Classic Summer Reads For 10th Graders
Oscar Wilde brings his enormous gifts for astute social observation and sparkling prose to The Picture of Dorian Gray, his dreamlike story of a young man who sells his soul for eternal youth and beauty. This dandy, who remains forever unchanged—petulant, hedonistic, vain, and amoral—while a painting of him ages and grows increasingly hideous with the years, has been horrifying, enchanting, obsessing, even corrupting readers for more than a hundred years.
Taking the reader in and out of London drawing rooms, to the heights of aestheticism, and to the depths of decadence,The Picture of Dorian Gray is not only a melodrama about moral corruption. Laced with bon mots and vivid depictions of upper-class refinement, it is also a fascinating look at the milieu of Wilde’s fin-de-siècle world and a manifesto of the creed “Art for Art’s Sake.”
The ever-quotable Wilde, who once delighted London with his scintillating plays, scandalized readers with this, his only novel. Upon publication, Dorian was condemned as dangerous, poisonous, stupid, vulgar, and immoral, and Wilde as a “driveling pedant.” The novel, in fact, was used against Wilde at his much-publicized trials for “gross indecency,” which led to his imprisonment and exile on the European continent. Even so, The Picture of Dorian Gray firmly established Wilde as one of the great voices of the Aesthetic movement, and endures as a classic that is as timeless as its hero.
It is about a London lawyer who investigates strange occurrences between his old friend, Dr Henry Jekyll, and the misanthropic Edward Hyde. The work is known for its vivid portrayal of a split personality, split in the sense that within the same person there is both an apparently good and an evil personality each being quite distinct from each other; in mainstream culture the very phrase “Jekyll and Hyde” has come to mean a person who is vastly different in moral character from one situation to the next. This is different from multiple personality disorder where the different personalities do not necessarily differ in any moral sense. Strange Case of Dr Jekyll and Mr Hyde was an immediate success and one of Stevenson’s best-selling works. Stage adaptations began in Boston and London within a year of its publication and it has gone on to inspire scores of major film and stage performances.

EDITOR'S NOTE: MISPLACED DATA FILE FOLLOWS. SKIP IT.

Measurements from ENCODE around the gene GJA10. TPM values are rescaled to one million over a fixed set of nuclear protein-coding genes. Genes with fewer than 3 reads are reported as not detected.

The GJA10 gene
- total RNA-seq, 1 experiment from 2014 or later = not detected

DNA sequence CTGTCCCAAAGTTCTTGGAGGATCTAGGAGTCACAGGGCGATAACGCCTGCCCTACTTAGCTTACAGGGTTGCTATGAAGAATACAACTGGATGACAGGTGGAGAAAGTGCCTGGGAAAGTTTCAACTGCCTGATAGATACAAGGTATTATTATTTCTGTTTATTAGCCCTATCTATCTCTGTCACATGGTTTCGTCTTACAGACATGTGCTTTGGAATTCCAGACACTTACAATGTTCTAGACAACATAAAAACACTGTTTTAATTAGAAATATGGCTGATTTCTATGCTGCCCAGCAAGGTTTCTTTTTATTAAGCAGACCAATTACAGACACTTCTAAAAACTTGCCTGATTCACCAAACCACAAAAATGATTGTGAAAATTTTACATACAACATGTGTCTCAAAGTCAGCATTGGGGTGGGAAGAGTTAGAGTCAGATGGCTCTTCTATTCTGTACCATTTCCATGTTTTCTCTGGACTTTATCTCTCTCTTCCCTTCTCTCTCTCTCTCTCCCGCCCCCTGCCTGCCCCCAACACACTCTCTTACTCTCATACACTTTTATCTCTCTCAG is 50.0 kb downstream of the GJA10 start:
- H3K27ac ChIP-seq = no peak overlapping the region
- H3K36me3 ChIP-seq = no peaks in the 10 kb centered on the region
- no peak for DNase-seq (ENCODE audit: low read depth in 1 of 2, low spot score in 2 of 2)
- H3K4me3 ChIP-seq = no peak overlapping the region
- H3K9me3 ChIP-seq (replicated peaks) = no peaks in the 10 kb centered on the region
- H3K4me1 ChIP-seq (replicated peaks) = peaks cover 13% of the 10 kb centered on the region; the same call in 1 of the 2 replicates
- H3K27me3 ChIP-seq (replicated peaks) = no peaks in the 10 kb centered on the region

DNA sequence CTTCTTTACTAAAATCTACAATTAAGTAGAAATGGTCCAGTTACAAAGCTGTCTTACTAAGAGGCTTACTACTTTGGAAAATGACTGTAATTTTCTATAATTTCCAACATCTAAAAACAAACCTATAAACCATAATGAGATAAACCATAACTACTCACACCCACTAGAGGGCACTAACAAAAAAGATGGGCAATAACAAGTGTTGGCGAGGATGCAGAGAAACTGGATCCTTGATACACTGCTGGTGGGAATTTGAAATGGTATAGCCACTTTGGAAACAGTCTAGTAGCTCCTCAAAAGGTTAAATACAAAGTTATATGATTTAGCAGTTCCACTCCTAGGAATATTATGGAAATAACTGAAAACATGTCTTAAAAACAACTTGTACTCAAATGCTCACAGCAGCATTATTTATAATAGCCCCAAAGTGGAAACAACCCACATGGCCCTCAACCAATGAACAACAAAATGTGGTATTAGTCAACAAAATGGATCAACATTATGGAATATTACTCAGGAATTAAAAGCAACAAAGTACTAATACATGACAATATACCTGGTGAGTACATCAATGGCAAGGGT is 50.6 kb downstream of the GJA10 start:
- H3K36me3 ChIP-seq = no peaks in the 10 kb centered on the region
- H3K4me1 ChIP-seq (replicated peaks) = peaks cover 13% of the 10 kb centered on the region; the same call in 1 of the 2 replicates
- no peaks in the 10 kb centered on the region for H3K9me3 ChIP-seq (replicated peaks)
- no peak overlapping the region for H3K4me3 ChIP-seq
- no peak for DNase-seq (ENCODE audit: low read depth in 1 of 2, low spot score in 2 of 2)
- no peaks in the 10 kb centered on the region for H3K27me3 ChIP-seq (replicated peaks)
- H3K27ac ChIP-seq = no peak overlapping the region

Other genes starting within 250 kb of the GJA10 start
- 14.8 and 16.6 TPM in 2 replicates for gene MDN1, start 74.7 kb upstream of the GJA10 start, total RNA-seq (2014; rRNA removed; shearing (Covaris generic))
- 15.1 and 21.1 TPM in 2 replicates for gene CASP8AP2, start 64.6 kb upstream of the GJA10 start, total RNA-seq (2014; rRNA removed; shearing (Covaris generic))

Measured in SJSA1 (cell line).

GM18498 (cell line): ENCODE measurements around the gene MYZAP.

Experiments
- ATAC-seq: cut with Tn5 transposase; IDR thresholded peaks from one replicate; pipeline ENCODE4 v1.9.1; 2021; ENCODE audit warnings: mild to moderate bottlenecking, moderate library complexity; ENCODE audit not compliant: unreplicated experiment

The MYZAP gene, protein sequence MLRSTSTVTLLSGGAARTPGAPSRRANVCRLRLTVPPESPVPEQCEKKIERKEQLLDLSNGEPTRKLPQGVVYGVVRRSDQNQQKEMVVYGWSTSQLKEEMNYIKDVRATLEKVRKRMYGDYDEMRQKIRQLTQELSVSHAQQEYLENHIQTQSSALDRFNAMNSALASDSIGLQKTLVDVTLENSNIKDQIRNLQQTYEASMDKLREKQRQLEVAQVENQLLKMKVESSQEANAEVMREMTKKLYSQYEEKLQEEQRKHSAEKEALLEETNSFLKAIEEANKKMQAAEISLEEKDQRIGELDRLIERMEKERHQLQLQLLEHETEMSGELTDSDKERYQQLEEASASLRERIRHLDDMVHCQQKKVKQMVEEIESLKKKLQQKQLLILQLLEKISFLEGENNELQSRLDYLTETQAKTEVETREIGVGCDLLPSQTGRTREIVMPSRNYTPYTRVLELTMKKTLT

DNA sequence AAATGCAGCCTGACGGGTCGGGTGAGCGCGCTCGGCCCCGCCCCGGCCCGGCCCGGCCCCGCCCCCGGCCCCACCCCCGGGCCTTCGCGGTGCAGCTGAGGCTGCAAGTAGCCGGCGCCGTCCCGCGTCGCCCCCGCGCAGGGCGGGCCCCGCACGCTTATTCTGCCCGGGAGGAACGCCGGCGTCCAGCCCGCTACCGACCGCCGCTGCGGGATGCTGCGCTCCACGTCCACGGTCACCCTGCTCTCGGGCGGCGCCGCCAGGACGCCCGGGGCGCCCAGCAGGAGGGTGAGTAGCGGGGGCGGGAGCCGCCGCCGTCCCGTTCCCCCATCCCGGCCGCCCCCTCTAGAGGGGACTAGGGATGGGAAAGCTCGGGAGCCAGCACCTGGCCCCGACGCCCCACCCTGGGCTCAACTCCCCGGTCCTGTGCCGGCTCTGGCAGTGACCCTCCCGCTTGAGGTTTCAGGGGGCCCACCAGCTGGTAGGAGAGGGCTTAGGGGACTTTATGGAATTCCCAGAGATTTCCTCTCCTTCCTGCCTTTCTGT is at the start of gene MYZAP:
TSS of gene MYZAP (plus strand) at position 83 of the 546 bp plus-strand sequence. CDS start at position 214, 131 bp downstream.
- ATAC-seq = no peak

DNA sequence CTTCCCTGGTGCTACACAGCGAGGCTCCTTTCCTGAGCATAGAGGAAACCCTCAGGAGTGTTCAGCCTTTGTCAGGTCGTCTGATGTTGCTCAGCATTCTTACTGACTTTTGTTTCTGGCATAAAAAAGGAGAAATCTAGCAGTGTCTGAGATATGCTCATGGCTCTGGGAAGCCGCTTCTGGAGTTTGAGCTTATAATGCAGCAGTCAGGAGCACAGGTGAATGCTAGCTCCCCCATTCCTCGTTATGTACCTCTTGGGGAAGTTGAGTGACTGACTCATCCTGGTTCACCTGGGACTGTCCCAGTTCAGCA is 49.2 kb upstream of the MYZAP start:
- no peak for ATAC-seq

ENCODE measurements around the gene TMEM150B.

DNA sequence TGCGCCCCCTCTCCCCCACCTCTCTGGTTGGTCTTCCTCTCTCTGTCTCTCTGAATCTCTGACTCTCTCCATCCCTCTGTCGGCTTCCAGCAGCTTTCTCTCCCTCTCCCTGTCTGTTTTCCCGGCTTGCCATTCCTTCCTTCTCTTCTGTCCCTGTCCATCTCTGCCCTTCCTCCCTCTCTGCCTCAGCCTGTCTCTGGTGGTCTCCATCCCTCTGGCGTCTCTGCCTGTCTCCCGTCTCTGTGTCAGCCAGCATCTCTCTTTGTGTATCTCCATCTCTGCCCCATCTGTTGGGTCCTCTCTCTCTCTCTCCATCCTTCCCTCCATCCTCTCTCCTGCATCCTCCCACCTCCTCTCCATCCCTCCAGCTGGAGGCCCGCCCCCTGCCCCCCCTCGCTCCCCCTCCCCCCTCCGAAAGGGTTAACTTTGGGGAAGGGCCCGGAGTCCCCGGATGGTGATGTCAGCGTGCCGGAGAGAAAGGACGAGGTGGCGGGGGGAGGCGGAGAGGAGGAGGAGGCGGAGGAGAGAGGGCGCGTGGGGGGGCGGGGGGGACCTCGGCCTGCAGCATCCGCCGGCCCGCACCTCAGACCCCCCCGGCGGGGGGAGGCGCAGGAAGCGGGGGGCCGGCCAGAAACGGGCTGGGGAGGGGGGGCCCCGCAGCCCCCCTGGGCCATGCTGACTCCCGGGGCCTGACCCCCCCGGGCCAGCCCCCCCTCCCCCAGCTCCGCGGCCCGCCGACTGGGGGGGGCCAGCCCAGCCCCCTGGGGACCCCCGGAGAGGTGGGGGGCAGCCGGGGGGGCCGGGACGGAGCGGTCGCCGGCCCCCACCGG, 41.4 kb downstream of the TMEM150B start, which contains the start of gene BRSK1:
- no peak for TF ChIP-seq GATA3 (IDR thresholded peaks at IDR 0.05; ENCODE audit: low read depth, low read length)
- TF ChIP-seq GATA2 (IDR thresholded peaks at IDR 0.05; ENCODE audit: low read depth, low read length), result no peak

Dashing young Edmond Dantès has everything. He is engaged to a beautiful woman, is about to become the captain of a ship, and is well liked by almost everyone. But his perfect life is shattered when he is framed by a jealous rival and thrown into a dark prison cell for 14 years.
The greatest tale of betrayal, adventure, and revenge ever written, The Count of Monte Cristo continues to dazzle readers with its thrilling and memorable scenes, including Dantès’s miraculous escape from prison, his amazing discovery of a vast hidden treasure, and his transformation into the mysterious and wealthy Count of Monte Cristo—a man whose astonishing thirst for vengeance is as cruel as it is just.
The Glass Castle is a remarkable memoir of resilience and redemption, and a revelatory look into a family at once deeply dysfunctional and uniquely vibrant. When sober, Jeannette’s brilliant and charismatic father captured his children’s imagination, teaching them physics, geology, and how to embrace life fearlessly. But when he drank, he was dishonest and destructive. Her mother was a free spirit who abhorred the idea of domesticity and didn’t want the responsibility of raising a family.
The Walls children learned to take care of themselves. They fed, clothed, and protected one another, and eventually found their way to New York. Their parents followed them, choosing to be homeless even as their children prospered.
The Glass Castle is truly astonishing—a memoir permeated by the intense love of a peculiar but loyal family.
Book description from Barnes&Noble.com